Home » How To Take Care of A Red-Footed Tortoise [A Complete Guide]
how to keep a red-footed tortoise

How To Take Care of A Red-Footed Tortoise [A Complete Guide]

The red-footed tortoise is a medium-sized tortoise with black skin, red markings, and bumpy shells.

The species hails from the forest regions of South and Central America, where they’re used to hot temperatures of 85 to 90 degrees Fahrenheit.

Red-footed tortoises can live up to 50 years in captivity. They don’t bite unless threatened, but they prefer to be handled infrequently due to their shy, timid nature.

Where Are Red-Footed Tortoises From?

Red-footed tortoises belong to the exclusively land-dwelling Testudinidae family.

As mentioned, they come from the dry and wet forests and grasslands of South and Central Africa, covering a broad geographical range of Panama, Venezuela, Suriname, and Guyana.

What Do Red-Footed Tortoises Look Like?

Red-footed tortoises have black, grey, or brown shells that are bumpy and concave in shape.

Their skin is predominantly black, with red markings throughout the body. Juvenile tortoises have yellow or tan areas covering the area around their bumps.

How Big Do Red-Footed Tortoises Get?

Adult red-footed tortoises reach approximately 10 to 16 inches from head to tail. Females average 11.25 inches (28.5 cm), while males are slightly larger, growing to 13.5 inches (34 cm) long.

Adult red-footed tortoises weigh between 30 to 40 pounds on average.

How Long Do Red-Footed Tortoises Live?

Red-footed tortoises have long lifespans, living up to 50 years in captivity.

However, this depends on the tortoise’s overall health, diet, and care. While 50 years is a long-term commitment, it’s not as extreme as leopard tortoises, which can live around 60-75 years in captivity.

how to look after a red-footed tortoise

Red-Footed Tortoise Tank Setup

The best tank setup for a red-footed tortoise is a sturdy outdoor enclosure that it can’t escape from. The walls must be 16 inches high and a few inches below ground to prevent the tortoise from digging.

They should also be made with wood or opaque plastic that the tortoise can’t see through. Tortoises don’t understand the concept of glass or see-through materials and hurt themselves by bumping into them to get to the other side.

Provide a shaded area with vegetation to keep your red-footed tortoise cool. You may also want to provide a shelter that it can sit under to escape the heat.

Red-footed tortoises enjoy using muddy puddles to cool off. You can create this by placing a shallow water pan into the ground, ensuring your tortoise can get in and out easily.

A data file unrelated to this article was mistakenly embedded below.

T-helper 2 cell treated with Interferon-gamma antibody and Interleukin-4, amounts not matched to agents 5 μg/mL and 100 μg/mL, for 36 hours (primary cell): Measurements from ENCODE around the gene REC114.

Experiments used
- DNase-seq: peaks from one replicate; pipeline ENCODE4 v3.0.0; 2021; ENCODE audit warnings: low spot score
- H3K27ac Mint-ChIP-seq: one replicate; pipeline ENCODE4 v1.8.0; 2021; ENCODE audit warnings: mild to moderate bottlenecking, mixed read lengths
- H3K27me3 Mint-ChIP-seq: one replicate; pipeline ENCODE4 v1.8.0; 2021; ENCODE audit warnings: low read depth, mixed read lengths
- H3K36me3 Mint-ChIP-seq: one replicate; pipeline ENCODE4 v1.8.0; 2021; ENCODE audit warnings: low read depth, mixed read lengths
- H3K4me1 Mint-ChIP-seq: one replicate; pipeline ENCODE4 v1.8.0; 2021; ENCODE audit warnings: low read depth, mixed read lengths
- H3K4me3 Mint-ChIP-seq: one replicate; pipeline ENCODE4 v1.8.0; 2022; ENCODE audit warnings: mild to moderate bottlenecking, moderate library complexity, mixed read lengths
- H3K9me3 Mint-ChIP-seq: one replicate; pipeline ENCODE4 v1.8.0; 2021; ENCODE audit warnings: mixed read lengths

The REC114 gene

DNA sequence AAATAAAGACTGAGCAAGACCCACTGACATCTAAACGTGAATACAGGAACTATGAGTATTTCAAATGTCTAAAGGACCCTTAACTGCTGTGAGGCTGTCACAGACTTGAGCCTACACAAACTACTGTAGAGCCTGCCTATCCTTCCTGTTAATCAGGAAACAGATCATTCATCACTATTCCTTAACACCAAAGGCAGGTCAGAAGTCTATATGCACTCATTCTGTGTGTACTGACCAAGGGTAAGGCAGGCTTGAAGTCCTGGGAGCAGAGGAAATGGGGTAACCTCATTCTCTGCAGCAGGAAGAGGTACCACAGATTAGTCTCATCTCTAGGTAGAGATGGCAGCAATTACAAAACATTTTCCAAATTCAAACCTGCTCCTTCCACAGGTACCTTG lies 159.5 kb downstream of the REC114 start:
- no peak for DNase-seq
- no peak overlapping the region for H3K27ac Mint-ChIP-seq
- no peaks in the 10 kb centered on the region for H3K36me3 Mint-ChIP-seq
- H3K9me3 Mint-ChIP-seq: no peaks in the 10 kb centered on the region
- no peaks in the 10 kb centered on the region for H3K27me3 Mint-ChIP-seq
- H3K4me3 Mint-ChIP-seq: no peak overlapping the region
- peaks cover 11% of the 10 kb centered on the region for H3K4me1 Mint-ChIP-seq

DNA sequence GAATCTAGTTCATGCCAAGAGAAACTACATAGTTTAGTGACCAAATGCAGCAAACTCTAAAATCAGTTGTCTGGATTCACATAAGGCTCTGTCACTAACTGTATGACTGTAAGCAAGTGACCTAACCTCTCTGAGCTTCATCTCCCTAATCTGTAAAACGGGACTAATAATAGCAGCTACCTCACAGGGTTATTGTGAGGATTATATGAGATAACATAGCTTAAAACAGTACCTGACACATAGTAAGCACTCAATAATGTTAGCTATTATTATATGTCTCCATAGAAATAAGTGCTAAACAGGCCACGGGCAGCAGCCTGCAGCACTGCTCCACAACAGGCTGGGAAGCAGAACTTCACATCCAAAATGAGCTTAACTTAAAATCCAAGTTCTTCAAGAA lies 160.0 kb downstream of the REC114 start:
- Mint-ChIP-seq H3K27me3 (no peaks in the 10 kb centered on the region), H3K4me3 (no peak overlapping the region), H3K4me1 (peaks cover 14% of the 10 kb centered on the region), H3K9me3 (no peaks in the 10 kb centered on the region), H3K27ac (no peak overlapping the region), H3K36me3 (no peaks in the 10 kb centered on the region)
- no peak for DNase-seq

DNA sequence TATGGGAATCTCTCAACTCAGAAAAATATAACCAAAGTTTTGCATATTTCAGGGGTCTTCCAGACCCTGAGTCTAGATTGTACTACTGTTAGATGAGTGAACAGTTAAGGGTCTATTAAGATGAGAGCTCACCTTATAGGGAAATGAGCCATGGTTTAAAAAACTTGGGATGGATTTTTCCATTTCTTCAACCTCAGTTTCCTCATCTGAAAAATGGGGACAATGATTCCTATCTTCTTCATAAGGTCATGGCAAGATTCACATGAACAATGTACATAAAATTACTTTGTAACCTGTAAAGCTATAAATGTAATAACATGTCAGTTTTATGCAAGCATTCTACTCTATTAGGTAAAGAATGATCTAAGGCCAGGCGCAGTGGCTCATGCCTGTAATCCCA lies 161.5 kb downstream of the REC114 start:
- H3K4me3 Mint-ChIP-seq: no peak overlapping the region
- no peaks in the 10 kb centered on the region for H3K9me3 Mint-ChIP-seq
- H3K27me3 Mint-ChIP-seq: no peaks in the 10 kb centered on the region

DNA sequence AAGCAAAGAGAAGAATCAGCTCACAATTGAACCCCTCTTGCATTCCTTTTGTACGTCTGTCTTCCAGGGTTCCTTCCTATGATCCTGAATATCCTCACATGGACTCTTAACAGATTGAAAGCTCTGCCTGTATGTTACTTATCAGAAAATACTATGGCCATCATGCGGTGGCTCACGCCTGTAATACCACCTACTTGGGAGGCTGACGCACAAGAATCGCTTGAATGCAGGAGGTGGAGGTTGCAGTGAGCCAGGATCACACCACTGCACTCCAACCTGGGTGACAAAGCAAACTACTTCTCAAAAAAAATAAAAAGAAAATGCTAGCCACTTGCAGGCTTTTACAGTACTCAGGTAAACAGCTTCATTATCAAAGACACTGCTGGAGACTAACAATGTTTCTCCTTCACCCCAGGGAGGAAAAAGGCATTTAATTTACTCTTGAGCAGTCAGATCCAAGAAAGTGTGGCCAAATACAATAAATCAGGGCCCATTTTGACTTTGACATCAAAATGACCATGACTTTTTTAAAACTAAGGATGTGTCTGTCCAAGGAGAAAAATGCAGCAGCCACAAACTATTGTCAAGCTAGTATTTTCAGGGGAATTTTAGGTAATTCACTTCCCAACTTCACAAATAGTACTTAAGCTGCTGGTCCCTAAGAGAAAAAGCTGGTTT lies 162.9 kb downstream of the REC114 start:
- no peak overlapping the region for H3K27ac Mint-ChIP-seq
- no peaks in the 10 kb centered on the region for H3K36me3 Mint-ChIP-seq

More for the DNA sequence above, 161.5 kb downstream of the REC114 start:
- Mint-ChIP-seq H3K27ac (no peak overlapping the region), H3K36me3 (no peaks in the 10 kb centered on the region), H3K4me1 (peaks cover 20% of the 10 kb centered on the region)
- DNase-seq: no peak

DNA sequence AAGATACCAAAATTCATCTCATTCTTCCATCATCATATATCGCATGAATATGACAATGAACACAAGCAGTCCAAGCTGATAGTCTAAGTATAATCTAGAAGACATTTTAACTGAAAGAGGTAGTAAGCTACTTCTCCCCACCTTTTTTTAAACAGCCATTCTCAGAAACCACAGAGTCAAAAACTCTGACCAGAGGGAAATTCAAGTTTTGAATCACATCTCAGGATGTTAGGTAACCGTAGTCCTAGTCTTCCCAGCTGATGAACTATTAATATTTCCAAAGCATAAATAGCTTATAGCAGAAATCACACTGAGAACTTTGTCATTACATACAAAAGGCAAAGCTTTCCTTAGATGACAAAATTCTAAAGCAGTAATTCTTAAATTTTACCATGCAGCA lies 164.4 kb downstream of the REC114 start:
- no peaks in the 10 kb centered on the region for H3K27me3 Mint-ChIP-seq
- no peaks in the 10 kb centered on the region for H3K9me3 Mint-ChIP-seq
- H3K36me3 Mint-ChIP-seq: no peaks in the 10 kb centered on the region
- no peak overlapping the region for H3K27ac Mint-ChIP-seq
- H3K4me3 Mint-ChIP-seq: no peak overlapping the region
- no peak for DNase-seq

If you live in a cold environment and need to house your tortoise indoors, you’ll need a large enclosure measuring at least 4 by 8 feet.

Lighting

Natural sunlight is best for red-footed tortoises, so they thrive when kept outdoors.

Indoor tortoises require a full-spectrum UV light to replace natural unfiltered sunlight. The Journal of Herpetological Medicine and Surgery explains that vertebrates, such as tortoises, use UVB rays to stimulate the photo biochemical synthesis of vitamin D, which enables the body to absorb calcium. 

As a result, your indoor enclosure should have a 10% fluorescent UVB tube light featuring a reflector that spreads the UVB rays down towards the tortoise.

Temperature

Red-footed tortoises need to be able to thermoregulate their body temperature.

Whether they’re kept indoors or outside, they require a daytime temperature between 85 to 90 degrees Fahrenheit, with a basking spot that reaches 95 degrees. They also need a cooler end maintained at 77 degrees.

Nighttime temperatures must remain above 70 degrees Fahrenheit. Any lower and your tortoise will need to go into an environmentally-controlled indoor enclosure to prevent respiratory infections or hypothermia.

Enclosures that drop below 80 degrees Fahrenheit need a heat source to help increase the temperature. The best sources of heat include mercury vapor lamps. During the cold winter months, frequently check your tortoise’s enclosure to prevent dangerous temperature dips.

Humidity

Because red-footed tortoises hail from a tropical climate, they need a humid environment of around 70-80%. This is vital in promoting healthy growth and preventing them from drying out.

Setting up a mister or sprinkler can increase the humidity levels. You’ll also need to provide a pan of water that your tortoise can submerge itself in and a dig box containing 6 inches of organic dirt of sphagnum moss. Place a humidity gauge or hydrometer in your red-footed tortoise’s cage to monitor the levels.

Substrate